5 of 5 people found the following review helpful
Some crazy, weird, heavy stuff,
This review is from: Alice In Chains (Audio CD)
Alice were always about dark, but the Tripod album is a strong contender for their most bleakly disorientating of all. Musically it captures the dissonant landscape of a damaged psyche perhaps even better than Dirt's howl of rage or Jar of Flies late night solitude. Like a good David Lynch film or Kafka story it takes you to places simultaneously fascinating and repulsive, oblique and captivating.
For starters, Grind immediately reasserts their ability to write a thunderous, hooky rock track. Brush Away is similarly face-melting. From there, however, things become more complex. Much of the album is weird, trippy, and bordering on the psychedelic. Sludge Factory progresses from a punishing downtuned riff to what sounds like Jerry Cantrell playing a solo on a guitar with slack, loosened strings, to Layne Staley reciting a muddle of non-sequiters in the voice of a robot. By the time it's seven minutes are up, you start to suspect someone might have sipped something into your drink. Similarly, after 8 minutes of stark acoustic picking and seasick guitar lines, Frogs ends with Staley murmuring and shouting like a man laid out after ingesting one too many questionable substances, over a nest of guitar and feedback.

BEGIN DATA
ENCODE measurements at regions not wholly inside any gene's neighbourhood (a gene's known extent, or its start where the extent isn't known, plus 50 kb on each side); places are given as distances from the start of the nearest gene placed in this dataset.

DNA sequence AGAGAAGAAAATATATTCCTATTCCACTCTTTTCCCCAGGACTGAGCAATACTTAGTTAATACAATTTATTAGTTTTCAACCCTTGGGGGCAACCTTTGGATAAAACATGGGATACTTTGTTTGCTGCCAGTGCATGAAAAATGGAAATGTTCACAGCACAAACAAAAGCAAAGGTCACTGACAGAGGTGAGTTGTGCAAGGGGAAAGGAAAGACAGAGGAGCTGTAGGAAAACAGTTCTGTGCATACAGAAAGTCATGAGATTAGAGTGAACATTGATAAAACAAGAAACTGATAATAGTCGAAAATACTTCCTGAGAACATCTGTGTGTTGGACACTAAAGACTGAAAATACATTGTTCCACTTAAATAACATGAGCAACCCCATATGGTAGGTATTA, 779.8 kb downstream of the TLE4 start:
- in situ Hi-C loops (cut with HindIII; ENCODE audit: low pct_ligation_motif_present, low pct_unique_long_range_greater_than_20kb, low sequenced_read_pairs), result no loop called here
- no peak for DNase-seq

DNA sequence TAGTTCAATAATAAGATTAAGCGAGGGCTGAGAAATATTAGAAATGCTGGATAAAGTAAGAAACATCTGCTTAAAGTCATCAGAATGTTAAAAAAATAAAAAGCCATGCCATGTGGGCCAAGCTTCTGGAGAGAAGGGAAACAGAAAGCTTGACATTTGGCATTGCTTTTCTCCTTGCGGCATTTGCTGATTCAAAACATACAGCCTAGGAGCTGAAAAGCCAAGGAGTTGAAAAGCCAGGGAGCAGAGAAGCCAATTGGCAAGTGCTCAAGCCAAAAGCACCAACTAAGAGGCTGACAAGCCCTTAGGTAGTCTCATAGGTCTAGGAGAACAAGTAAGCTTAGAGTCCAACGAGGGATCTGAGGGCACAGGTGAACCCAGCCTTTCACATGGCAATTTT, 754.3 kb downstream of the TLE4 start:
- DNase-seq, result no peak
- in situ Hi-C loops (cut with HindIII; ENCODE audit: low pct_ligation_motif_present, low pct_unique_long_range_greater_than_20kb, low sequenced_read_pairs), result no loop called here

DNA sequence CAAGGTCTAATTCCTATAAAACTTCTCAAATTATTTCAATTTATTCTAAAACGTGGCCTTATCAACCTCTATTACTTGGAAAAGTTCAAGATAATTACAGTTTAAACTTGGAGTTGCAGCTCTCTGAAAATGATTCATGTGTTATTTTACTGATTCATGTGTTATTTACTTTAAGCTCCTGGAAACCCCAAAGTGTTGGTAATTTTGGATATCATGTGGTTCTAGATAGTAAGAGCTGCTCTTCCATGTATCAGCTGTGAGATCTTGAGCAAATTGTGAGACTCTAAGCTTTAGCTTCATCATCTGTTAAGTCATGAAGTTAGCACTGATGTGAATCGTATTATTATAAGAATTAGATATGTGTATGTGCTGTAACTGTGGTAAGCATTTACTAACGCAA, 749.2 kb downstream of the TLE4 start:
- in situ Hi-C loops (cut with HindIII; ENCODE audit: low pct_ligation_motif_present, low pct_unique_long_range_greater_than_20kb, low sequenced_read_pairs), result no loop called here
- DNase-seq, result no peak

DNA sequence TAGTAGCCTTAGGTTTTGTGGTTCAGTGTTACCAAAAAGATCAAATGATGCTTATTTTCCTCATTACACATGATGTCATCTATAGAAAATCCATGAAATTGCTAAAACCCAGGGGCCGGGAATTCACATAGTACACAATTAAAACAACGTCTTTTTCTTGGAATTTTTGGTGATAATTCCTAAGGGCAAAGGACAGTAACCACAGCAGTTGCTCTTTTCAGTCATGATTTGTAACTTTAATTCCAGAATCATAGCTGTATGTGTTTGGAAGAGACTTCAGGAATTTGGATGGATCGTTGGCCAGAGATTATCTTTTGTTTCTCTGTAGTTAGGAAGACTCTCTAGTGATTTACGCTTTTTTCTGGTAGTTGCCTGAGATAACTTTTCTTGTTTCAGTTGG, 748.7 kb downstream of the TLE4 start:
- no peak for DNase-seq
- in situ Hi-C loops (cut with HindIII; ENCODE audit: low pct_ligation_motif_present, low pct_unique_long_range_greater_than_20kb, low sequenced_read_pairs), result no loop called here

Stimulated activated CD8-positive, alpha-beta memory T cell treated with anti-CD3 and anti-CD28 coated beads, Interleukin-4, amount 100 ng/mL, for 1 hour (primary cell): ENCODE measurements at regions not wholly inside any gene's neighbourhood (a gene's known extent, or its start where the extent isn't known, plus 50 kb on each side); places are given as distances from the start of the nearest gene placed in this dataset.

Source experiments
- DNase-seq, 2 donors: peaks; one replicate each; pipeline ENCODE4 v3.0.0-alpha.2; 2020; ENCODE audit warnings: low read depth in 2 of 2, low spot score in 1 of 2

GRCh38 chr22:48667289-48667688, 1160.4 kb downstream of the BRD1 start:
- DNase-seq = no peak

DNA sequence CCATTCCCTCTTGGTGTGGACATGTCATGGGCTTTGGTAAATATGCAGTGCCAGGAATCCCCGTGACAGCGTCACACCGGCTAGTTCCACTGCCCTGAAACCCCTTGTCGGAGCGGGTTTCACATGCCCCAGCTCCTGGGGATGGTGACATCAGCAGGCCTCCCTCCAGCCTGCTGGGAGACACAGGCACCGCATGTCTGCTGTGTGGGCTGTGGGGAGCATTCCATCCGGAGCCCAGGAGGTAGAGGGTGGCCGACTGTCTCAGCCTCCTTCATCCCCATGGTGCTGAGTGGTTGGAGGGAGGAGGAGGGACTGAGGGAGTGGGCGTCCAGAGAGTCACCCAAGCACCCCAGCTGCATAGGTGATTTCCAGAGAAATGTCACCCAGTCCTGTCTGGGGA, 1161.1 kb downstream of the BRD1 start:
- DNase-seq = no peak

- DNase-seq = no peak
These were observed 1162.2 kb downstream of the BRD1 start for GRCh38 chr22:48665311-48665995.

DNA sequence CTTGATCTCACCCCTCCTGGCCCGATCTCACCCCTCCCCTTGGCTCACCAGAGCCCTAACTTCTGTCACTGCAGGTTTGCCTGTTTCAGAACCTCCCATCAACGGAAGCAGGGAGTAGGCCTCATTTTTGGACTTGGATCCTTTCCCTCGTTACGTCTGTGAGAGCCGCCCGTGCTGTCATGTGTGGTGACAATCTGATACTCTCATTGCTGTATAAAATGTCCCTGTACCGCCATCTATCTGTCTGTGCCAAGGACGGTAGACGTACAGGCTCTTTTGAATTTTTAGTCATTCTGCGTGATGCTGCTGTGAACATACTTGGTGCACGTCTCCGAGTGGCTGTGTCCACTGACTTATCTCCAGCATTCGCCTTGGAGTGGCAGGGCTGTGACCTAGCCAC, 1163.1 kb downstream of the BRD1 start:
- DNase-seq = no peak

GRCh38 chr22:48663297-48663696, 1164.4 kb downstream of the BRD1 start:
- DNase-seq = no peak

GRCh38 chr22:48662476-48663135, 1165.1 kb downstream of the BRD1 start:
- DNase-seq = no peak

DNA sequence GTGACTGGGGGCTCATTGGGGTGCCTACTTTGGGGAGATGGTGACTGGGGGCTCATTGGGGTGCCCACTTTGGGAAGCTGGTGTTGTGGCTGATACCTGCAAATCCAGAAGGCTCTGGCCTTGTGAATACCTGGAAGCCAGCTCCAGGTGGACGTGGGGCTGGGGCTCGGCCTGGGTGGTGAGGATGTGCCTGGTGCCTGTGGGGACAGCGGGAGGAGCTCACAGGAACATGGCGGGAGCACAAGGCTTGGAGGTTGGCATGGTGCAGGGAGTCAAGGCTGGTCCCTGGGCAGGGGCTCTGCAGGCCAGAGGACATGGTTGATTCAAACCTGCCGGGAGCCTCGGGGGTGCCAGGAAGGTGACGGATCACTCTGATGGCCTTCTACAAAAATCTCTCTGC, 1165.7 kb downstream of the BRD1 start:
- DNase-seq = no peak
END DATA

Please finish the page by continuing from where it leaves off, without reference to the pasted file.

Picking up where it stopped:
Heaven Beside You and Over Now take a cue from the bands two excellent acoustic eps, and are starkly intimate and raw. Again and Nothin' Song make full use of the bizarre, shiver inducing harmonics with which the band pepper their louder than hell riffage. Shame in You is epic, and one of my favourite songs by the band.
Staley was apparently severely struggling with drugs by this stage, and Cantrell steps in on lead vocals on several tracks. But when Staley does appear, his commitment seems without question. When he intones "now the body of one soul I adore wants to die", or "innocence spins cold cocoon, grow to see the pain too soon" you can taste the bitterly won experience. His performances here also capture the maniacal mischief and weirdness that made him such a compelling frontman, and have left William Duvall with some big boots to fill.